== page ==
Skip to main page content
Access keys NCBI Homepage MyNCBI Homepage Main Content Main Navigation
. 2018 Aug 17;9(1):3296.
doi: 10.1038/s41467-018-05854-6.

The Tumor Suppressor Menin Prevents Effector CD8 T-cell Dysfunction by Targeting mTORC1-dependent Metabolic Activation

Affiliations
Free PMC article

The Tumor Suppressor Menin Prevents Effector CD8 T-cell Dysfunction by Targeting mTORC1-dependent Metabolic Activation

Junpei Suzuki et al. Nat Commun. .
Free PMC article

Abstract

While menin plays an important role in preventing T-cell dysfunction, such as senescence and exhaustion, the regulatory mechanisms remain unclear. We found that menin prevents the induction of dysfunction in activated CD8 T cells by restricting the cellular metabolism. mTOR complex 1 (mTORC1) signaling, glycolysis, and glutaminolysis are augmented by menin deficiency. Rapamycin treatment prevents CD8 T-cell dysfunction in menin-deficient CD8 T cells. Limited glutamine availability also prevents CD8 T-cell dysfunction induced by menin deficiency, and its inhibitory effect is antagonized by α-ketoglutarate (α-KG), an intermediate metabolite of glutaminolysis. α-KG-dependent histone H3K27 demethylation seems to be involved in the dysfunction in menin-deficient CD8 T cells. We also found that α-KG activates mTORC1-dependent central carbon metabolism. These findings suggest that menin maintains the T-cell functions by limiting mTORC 1 activity and subsequent cellular metabolism.

Conflict of interest statement

The authors declare no competing interests.

Figures

Fig. 1
Fig. 1
Menin deficiency induces dysfunction of CD8 T cells. a A representative staining profile of CD62L/CD27 on the cell surface of the WT and menin KO effector CD8 T cells. Naive CD8 T cells were stimulated with anti-TCR-β mAb plus anti-CD28 mAb with IL-2 for 2 days, and then the cells were further expanded with IL-2 for an additional 5 days. An analysis was performed on day 7 after the initial stimulation. b A representative staining profile of PD-1 on the cell surface of the WT and menin KO CD8 T cells on day 7. c Representative results of the intracellular FACS analysis of IFN-γ/OPN in the WT and menin KO effector CD8 T cells on day 7. The percentages of cells are indicated in each quadrant. d The results of ELISA for IL-6, IL-10, and OPN in the supernatants of the cells in c restimulated with immobilized anti-TCR-β for 16 h are shown with the standard deviation (n = 3: biological replicates). e The results of the quantitative RT-PCR analysis of mRNAs encoding pro-inflammatory enzymes in the WT and menin KO effector CD8 T cells on day 7. The results are presented relative to the mRNA expression of Cd3ε with the standard deviations (n = 3: technical replicates). f The percentages of SA β-galactosidase (SA β-Gal)-positive cells on day 12 are shown with the standard deviation (n = 3: biological replicates). g A representative staining profile of CD62L/CD27 on the cell surface of the WT and menin KO OT1 Tg splenic CD8 T cells on day 7 after Lm-OVA infection. h A representative staining profile of PD-1 on the cell surface of the cells in g. i Representative results of the intracellular FACS analysis of IFN-γ/OPN in the cells in g stimulated with an OVA-peptide (SIINFEKL) for 6 h. **p < 0.01 (Student’s t-test)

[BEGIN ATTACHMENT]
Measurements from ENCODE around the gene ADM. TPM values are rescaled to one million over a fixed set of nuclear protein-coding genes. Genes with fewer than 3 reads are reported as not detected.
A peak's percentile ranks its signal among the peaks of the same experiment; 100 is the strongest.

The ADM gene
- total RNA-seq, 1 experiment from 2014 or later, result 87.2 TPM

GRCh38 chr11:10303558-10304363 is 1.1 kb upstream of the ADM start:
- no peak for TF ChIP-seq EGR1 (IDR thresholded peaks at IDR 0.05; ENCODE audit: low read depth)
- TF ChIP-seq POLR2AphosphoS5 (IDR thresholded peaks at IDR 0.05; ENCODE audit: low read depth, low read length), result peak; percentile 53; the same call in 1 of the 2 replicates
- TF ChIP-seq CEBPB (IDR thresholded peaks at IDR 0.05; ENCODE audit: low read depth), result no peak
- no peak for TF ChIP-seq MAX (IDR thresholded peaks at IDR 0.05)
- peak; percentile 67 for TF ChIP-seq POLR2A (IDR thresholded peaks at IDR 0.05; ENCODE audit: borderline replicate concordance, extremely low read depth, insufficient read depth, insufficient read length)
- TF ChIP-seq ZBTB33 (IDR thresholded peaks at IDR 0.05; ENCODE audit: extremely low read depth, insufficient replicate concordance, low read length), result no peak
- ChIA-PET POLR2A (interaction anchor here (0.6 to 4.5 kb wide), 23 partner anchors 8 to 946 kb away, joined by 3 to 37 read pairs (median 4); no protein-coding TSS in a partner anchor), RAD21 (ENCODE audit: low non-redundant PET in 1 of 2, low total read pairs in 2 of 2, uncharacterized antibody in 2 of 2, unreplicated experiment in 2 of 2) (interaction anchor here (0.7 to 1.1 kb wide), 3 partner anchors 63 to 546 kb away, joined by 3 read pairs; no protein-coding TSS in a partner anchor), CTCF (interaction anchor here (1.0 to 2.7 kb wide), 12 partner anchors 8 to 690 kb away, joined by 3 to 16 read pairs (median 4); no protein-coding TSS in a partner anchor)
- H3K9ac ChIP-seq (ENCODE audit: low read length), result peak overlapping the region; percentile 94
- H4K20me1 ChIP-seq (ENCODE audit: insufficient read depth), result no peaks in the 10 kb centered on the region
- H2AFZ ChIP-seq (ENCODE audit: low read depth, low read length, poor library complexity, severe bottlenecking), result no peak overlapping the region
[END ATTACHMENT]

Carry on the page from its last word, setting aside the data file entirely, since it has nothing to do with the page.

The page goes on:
Fig. 2
Fig. 2
Menin KO CD8 T cells rapidly proliferate and acquire effector functions. a The results of the immunoblot analysis of the phospho-Akt (Ser473 or Thr308) and total Akt protein in the WT or menin KO activated CD8 T cells. WT or menin KO naive CD8 T cells were stimulated with anti-TCR-β mAb plus anti-CD28 mAb for 36 h and subjected to immunoblotting. b The results of the immunoblot analysis of the phospho-mTOR (Ser2448/2481), total mTOR protein and α-tubulin (control) of the cells in a. c The result of the flow cytometry analysis of phospho-ribosomal S6 (Ser235/236 and Ser240/244) and total ribosomal S6 protein in the cells in a. d The cell division between eFluor670-labeled WT or menin KO naive CD8 T cell was compared upon the indicated concentration of anti-TCR-β mAb plus anti-CD28 mAb in the presence of IL-2 for 48 h. e Naive CD8 T cells from the spleen of the WT and menin KO mice were stimulated with anti-TCR-β mAb plus anti-CD28 mAb in the presence of IL-2 for 2 days. The cells were then further expanded with IL-2 for the indicated days. Representative results of the intracellular FACS analysis of IL-2/IFN-γ in the WT and menin KO CD8 T cells on the indicated days. The percentages of cells are indicated in each quadrant. f The results of the intracellular FACS analysis of GzmB in the WT and menin KO CD8 T cells on day 3
Fig. 3
Fig. 3